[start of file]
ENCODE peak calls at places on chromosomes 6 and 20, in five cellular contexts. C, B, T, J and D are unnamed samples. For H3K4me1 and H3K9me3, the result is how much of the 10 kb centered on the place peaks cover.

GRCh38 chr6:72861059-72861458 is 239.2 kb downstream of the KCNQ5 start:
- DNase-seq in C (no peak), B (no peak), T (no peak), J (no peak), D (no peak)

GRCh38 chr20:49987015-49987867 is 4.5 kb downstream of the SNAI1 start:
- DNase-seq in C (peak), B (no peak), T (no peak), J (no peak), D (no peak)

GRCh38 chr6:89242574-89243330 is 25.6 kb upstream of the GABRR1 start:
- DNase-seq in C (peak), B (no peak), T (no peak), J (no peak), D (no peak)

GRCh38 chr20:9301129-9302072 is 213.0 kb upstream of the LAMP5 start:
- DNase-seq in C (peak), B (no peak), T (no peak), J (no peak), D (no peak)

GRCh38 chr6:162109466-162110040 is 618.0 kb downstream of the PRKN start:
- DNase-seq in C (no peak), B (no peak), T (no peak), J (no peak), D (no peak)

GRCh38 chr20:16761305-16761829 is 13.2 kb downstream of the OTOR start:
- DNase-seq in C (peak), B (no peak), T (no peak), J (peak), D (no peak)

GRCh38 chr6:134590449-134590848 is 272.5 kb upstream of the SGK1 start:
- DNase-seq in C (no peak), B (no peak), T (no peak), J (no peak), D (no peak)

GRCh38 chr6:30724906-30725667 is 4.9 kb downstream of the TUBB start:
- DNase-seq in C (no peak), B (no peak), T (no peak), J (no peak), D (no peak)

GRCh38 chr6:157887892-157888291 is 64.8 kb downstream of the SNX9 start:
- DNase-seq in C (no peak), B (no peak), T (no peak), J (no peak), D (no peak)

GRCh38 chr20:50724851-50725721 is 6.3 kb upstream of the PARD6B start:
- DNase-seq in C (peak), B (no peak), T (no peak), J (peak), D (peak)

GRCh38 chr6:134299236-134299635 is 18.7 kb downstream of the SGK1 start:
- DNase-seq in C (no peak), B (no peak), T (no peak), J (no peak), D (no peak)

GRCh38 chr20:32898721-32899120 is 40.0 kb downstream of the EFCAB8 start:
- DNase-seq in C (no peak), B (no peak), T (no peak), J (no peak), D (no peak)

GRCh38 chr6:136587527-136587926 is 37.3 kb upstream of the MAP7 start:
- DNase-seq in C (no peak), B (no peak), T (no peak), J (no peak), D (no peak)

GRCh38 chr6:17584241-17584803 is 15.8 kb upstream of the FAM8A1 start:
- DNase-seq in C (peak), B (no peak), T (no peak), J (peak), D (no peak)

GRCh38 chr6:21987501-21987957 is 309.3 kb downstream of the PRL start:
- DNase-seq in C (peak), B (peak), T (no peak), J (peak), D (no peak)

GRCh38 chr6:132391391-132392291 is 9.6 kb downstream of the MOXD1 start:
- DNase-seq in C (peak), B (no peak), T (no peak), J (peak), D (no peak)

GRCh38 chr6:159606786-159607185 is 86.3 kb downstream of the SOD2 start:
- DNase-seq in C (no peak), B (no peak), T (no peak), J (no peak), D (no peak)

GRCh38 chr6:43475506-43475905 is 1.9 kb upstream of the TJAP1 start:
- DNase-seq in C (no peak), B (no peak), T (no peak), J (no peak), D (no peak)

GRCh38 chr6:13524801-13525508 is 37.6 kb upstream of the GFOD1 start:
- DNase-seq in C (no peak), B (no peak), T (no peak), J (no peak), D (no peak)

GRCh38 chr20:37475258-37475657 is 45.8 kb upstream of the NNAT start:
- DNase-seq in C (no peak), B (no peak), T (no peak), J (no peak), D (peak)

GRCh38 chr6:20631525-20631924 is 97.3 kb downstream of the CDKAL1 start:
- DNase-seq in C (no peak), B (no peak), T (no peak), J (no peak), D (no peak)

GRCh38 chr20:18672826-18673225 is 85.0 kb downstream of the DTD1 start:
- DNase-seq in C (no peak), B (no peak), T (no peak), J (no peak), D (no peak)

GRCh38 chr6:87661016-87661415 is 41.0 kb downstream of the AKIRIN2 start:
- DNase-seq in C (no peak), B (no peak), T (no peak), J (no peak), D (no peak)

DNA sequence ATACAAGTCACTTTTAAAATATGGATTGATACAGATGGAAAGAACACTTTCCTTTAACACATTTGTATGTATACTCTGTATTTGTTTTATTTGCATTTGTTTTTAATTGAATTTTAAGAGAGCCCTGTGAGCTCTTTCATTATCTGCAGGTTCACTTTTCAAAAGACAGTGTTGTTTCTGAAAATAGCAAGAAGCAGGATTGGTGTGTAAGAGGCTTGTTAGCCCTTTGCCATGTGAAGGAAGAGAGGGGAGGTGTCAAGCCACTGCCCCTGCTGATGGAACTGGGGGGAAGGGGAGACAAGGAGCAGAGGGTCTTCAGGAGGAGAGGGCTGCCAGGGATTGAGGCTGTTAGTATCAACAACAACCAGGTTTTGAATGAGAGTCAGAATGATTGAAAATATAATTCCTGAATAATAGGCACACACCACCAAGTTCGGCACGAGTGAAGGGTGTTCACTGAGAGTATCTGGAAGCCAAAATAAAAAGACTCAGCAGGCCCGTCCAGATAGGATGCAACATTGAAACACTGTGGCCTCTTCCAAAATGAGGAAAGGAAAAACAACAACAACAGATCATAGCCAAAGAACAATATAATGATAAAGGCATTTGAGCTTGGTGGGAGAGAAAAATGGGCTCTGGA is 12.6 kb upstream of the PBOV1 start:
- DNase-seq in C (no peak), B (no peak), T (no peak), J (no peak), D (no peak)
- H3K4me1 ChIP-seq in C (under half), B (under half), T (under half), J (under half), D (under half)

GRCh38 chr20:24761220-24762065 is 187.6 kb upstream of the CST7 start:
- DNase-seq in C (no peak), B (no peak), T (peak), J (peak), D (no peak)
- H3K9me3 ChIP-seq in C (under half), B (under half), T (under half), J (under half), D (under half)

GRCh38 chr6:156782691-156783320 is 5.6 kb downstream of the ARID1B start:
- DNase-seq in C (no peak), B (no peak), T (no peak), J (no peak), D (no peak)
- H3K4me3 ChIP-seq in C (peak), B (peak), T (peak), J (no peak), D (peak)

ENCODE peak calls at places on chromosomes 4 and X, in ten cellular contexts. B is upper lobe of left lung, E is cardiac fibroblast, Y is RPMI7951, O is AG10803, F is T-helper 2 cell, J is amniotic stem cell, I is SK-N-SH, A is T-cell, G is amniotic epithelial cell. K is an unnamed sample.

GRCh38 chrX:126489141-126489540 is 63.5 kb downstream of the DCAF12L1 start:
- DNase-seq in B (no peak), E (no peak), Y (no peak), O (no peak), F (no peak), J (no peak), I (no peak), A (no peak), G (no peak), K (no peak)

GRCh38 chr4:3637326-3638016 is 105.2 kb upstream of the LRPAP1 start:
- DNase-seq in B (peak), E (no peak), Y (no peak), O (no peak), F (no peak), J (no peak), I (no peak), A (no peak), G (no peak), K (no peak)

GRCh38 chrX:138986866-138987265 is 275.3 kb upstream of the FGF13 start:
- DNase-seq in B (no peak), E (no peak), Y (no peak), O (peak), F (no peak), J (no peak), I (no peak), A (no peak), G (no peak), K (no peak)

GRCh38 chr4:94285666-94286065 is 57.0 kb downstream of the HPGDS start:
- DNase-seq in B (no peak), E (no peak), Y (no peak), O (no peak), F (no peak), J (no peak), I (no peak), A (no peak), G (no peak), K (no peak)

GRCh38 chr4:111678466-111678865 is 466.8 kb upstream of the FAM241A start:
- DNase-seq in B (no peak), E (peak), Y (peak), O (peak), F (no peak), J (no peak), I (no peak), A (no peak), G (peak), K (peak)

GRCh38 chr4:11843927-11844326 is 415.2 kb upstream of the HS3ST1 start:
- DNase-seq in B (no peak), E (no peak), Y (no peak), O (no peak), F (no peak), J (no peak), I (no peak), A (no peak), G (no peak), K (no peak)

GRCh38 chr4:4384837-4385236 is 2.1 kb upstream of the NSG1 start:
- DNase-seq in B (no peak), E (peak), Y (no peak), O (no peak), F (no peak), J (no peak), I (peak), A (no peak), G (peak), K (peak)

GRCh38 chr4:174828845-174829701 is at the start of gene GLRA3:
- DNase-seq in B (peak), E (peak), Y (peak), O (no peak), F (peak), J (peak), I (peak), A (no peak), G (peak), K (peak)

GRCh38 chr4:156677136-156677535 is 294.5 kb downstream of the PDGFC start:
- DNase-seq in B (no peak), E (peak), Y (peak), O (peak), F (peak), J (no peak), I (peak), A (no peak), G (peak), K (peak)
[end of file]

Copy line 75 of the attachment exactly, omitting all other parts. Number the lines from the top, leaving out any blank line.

- DNase-seq in B (no peak), E (peak), Y (peak), O (peak), F (peak), J (no peak), I (peak), A (no peak), G (peak), K (peak)